Richard Hoffman

Nonfiction Editor’s Note

Welcome to our Summer ’22 contest issue.

First, I want to thank our judge, Alysia Abbott, author of the moving and memorable Fairyland: A Memoir of My Father, named a New York Times Editors’ Choice and one of the best books of 2013 by The San Francisco Chronicle. A vivid, heartrending work of sustained truth-telling, the memoir chronicles her life as a child raised by a single father in San Francisco’s gay counterculture in the 1970’s. According to The New Yorker, the “memoir is funny, strange, and sweet—she remembers playing dress-up with her father’s flamboyant friends, learning about sex and gender without a mother, being immersed in art and creativity and, finally, watching as the AIDS epidemic decimated the life she knew.” If by some chance you have not read it, please take my word for it: it will shake you, touch whatever is tender in you, and leave you changed.

Of our winner, “The Lid and the Jar” by Elisha Emerson, Abbott writes:

The best essays are the ones that leave you changed, that make you think, that widen your perspective. Told in the 2nd person “The Lid and the Jar” is an intimate story about the challenges of loving someone with autism, in this writer’s case both husband and son are diagnosed as on the spectrum. But it’s more. This essay is about language and its limits. It’s about weighing the raw immediacy of the “unlabeled life” against the safety of a diagnosis, which offers a sense of order, however temporary, however flawed. I admired this narrator’s honesty, her willingness to interrogate herself and our social habits.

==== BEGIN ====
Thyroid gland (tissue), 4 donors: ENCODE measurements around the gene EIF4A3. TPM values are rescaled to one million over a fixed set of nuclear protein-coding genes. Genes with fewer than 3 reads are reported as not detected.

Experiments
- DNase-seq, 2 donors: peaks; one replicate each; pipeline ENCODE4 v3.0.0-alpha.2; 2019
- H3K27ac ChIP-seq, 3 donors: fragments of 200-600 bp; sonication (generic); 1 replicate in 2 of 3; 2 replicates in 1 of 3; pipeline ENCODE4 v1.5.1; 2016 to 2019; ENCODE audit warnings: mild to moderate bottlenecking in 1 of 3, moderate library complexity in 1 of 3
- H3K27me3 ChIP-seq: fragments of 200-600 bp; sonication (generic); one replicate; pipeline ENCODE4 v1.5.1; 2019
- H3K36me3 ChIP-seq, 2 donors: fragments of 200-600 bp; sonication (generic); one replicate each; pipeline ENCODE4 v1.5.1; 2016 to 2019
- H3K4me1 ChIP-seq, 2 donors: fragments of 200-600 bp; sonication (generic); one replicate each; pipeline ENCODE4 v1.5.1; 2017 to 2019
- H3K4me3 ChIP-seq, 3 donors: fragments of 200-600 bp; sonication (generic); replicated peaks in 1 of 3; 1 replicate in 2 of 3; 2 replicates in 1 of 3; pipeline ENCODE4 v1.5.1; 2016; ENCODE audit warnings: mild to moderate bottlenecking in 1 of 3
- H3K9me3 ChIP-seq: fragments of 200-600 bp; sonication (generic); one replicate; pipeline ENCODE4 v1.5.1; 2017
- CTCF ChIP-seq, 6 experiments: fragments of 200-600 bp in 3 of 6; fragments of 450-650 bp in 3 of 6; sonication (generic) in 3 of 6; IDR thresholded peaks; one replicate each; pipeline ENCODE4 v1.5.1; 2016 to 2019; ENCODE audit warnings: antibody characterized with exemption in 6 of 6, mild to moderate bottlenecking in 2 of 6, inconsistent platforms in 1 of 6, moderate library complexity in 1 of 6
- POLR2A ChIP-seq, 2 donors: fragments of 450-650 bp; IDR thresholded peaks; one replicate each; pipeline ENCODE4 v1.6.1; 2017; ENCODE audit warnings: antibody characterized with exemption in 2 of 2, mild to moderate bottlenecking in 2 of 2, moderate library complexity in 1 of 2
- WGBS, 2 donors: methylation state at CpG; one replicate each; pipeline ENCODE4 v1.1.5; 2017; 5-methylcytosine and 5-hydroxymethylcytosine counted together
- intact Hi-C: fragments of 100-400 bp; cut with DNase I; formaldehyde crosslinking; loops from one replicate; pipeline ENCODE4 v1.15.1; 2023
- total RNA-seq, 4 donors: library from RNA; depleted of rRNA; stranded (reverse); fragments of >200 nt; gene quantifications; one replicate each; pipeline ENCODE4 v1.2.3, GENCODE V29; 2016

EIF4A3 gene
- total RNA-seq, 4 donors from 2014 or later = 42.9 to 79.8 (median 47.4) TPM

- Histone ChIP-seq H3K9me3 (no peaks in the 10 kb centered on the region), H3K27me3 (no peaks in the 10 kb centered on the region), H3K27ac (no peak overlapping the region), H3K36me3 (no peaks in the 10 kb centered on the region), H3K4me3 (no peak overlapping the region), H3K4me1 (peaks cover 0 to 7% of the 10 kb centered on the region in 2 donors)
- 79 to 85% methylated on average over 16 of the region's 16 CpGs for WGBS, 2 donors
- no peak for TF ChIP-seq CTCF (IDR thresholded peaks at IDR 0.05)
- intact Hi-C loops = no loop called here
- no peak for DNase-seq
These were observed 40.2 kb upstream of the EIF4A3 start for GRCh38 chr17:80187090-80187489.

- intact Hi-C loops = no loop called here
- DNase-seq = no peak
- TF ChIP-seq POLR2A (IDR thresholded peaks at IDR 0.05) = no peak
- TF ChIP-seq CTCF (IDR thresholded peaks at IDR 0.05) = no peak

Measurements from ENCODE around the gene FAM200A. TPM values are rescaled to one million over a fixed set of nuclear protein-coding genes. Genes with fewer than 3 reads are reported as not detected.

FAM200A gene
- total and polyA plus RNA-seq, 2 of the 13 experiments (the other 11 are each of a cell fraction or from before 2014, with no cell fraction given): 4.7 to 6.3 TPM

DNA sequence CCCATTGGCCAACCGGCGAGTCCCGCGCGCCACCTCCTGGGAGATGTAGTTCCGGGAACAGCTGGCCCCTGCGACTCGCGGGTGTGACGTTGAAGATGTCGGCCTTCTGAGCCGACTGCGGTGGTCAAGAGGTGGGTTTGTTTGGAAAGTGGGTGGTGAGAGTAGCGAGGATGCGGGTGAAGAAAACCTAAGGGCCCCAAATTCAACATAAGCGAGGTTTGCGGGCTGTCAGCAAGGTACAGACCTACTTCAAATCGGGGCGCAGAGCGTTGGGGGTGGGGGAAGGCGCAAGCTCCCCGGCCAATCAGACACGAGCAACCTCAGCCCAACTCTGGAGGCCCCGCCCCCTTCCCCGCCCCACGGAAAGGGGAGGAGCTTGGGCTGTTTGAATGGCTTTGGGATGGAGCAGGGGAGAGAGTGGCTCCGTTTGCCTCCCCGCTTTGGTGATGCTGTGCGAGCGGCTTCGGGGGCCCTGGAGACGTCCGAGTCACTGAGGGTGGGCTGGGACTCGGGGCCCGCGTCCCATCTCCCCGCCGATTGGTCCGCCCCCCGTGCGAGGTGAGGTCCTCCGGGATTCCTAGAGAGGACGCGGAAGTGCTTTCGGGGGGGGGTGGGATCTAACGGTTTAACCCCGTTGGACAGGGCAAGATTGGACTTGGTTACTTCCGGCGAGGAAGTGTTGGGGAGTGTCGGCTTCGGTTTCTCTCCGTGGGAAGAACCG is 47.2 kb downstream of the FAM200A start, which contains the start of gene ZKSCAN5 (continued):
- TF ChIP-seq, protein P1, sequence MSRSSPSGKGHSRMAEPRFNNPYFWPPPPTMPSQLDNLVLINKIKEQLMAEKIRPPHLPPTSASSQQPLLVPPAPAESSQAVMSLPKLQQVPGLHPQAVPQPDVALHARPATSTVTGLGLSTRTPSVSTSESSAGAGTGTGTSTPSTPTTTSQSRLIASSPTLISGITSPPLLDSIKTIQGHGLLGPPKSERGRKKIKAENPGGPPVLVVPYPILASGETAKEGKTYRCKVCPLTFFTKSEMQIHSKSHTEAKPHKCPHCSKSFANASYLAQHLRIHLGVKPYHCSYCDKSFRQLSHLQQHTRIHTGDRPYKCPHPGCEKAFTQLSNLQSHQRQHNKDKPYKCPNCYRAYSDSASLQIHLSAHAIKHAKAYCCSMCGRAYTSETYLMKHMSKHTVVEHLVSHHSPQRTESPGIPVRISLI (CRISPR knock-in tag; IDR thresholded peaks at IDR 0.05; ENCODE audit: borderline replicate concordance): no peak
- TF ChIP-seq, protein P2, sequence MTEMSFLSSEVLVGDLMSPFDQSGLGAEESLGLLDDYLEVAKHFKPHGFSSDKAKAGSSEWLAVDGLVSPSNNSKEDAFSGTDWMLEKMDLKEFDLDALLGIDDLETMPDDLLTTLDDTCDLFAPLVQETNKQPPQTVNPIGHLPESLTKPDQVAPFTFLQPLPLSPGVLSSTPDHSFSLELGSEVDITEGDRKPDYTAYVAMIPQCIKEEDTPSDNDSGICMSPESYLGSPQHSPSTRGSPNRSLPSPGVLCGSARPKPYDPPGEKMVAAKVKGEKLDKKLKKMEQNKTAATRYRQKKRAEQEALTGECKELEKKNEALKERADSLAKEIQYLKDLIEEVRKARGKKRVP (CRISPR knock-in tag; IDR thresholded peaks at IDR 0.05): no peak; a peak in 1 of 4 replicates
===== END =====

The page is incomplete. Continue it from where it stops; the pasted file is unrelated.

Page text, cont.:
And about our runner-up, “Poison” by Lynda Rushing, she writes:

In paragraph one this writer immerses the reader in a world rich with voice, character and thisness. A mother on the floor shakes out powdered poison to protect her family from mu-shi, the cockroaches, large and small, that hide in the walls and beneath the phone in a humid Hawaiian home. As the essay progresses, we learn the history of the author’s parents, an army boy from Mississippi and the young Japanese woman, with limited English, he takes as his bride. We think we know where this story is going, but characters deepen and surprise us. Who is the poisoner? Who is the poisoned? I was sorry when this story came to a close and sincerely hope it’s but a taste of a longer work to come.

Along with our finalists, editor’s picks, and additional contributions, this issue features a gathering of compelling voices trying to rouse us from complacency, to do the work that Eduardo Galeano once said was ¡Ayudar a ver!to help us to see. All the essays here are unafraid to ask the questions that a commitment to clear-sightedness encounters. Each one, in its own way, affirms the importance of bearing witness, and then doing the work of finding the words, crafting the sentences, composing the paragraphs, that will move us, reposition us, situate us, and help us — to imagine, to empathize, to question — to see.

  1. Diana Tokaji on

    Beautifully put. Thank you for your purposeful words and for the honor of appearing with these auspicious writers.
    Diana Tokaji

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